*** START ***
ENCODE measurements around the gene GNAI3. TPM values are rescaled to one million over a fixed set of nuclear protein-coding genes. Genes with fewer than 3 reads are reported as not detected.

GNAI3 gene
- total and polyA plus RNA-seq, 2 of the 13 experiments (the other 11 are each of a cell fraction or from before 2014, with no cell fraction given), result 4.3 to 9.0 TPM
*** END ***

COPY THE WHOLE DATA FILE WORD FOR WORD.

ENCODE measurements around the gene GNAI3. TPM values are rescaled to one million over a fixed set of nuclear protein-coding genes. Genes with fewer than 3 reads are reported as not detected.

GNAI3 gene
- total and polyA plus RNA-seq, 2 of the 13 experiments (the other 11 are each of a cell fraction or from before 2014, with no cell fraction given), result 4.3 to 9.0 TPM